Munster GAA chiefs will not be bringing in extra security for this weekend’s hurling final, but have called on fans to stay off the field at the end of the game.
The move comes after Limerick’s Stephen Walsh was almost ruled out of the clash with Cork after he received an eye injury during the pitch invasion following the semi-final win over Tipperary. Without being able to draft in greater resources, however, the Munster Council are keen for fans to obey safety messages.
“There won’t be any more of a security presence than usual,” said Munster PRO Ed Donnelly.
“For all games, though, we would ask supporters not to encroach onto the playing area and that same appeal will be made on Sunday.
“I know that Croke Park have had a great record in stopping pitch encroachments, but they have far more manpower available and we don’t have the manpower or the set-up in any field in Munster to actively prevent incursions.”
Walsh revealed how he survived over 70 torrid minutes against a Tipperary attack bristling with threat but suffered a freak injury during the frenzied on-pitch after-match celebrations that almost cost him his place in the final.
“We were on the field for about three-quarters of an hour afterwards but in the midst of it all a supporter ended up sticking his finger in my eye!
“I didn’t notice it at the time but there was a photo in the paper that week, on the Thursday, and you can clearly see someone with their finger in my eye. I got an ulcer in my eye because of it.
“I wear contacts, put them in afterwards and that deprived the eye of oxygen, which caused an ulcer on the scratch. I didn’t think anything of it till the Monday, woke up and the eye was sore. I tried to put in the contacts but no, wasn’t having any of it.
“I put off doing anything about it but by Wednesday it was unbearable and I was sent to CUH [Cork University Hospital]. They told me no contact lenses for four to six weeks and I was thinking, ‘Jesus, this is the last thing I need’.”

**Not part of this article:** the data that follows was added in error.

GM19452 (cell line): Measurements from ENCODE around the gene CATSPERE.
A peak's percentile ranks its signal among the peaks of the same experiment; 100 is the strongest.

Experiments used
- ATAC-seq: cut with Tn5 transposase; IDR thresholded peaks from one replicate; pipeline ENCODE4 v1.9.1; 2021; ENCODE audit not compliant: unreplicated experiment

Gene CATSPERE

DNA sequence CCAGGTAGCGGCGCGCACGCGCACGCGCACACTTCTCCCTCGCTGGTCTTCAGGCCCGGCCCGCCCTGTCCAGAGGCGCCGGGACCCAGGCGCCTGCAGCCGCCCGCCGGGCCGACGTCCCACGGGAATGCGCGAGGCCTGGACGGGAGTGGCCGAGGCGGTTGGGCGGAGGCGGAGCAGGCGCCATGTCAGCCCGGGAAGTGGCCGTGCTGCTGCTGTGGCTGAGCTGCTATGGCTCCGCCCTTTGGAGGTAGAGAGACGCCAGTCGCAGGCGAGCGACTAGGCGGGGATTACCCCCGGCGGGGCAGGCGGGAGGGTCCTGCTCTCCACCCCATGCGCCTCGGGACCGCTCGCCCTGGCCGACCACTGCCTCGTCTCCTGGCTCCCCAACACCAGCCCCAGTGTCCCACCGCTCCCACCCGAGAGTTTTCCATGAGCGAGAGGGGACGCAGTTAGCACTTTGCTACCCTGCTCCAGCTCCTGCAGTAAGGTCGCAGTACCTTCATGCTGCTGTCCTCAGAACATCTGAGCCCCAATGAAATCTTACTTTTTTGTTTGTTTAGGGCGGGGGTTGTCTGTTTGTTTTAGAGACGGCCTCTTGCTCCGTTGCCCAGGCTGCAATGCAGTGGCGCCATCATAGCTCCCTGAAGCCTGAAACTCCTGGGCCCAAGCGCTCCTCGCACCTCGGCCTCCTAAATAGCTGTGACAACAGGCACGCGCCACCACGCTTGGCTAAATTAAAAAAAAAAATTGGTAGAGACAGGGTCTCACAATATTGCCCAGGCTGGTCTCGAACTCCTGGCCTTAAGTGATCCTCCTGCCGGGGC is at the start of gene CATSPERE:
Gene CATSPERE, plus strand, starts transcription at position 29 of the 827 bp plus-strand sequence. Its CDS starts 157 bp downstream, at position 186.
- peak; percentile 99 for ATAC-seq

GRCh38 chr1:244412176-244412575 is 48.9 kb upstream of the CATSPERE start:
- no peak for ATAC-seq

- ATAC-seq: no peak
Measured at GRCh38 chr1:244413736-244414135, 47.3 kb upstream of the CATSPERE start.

Fortunately, Walsh is a fast healer.
“I went to my own ophthalmic consultant in Cork and at that stage it was starting to heal up, but I actually had to play two championship games with the club with one eye. It was a nightmare.
“I was two weeks without the lenses but eventually I was able to use them. I’m fine now again, thank God, but it was a funny one looking back on it, how people can get carried away in the heat of the moment.”
But the poke in the eye wasn’t the only thing that caused Stephen problems the last day. That day, much like the one forecast for Sunday, was hot and the players paid the price for it on the field.
“I remember the heat was incredible,” he said. “I never experienced heat like it. You were trying to catch your breath from the moment the ball was thrown in, almost in a daze. All you’re seeing is the ball, watching your own man, but things were kind of zipping past. You’re trying to cover your own patch, give a dig-out to whoever was beside you, but we were delighted to get back into the dressing-room at half-time.
“The lads were looking at each other, everyone trying to get their breath back again. We had dampened ice-cold towels over our heads to try to bring down the temperature. It was incredibly hot. Little things, like in the warm-up we tried to stay in the shade but still the sweat was pouring out of you.”
Thankfully, it eased off after the break and following an early wobble when they conceded the lead built up in the opening half, Limerick were able to drive on.
“The second half we went out and it didn’t seem to be as bad heat-wise. Hot all right for the first 15 minutes, we were going okay but all of a sudden they got their goal.
“What was very important then was that we went straight back down the field and got a point [Seánie Tobin], that kind of settled us again. Other years we didn’t get that break. We worked hard too, won a few frees. Things like that went our way. As the game went on momentum shifted towards us.
“I know people say lack of fitness or lack of experience caught us last year but I think we learned from that, we kept our cool, no one panicked, we stuck to the game plan. Luck played a big part too, we got the break of the ball we didn’t get last year.”
No good now of course, unless they back it up this Sunday.
“Definitely, yes, as players we’ve been striving for the last few years to make the breakthrough, to make a name for ourselves, put the county back on the hurling map. We’re well aware as a sporting county that people here crave success; we want it as much as they do and we’ll stop at nothing to get another big performance and, hopefully, get a win at the finish.”
© Irish Examiner Ltd. All rights reserved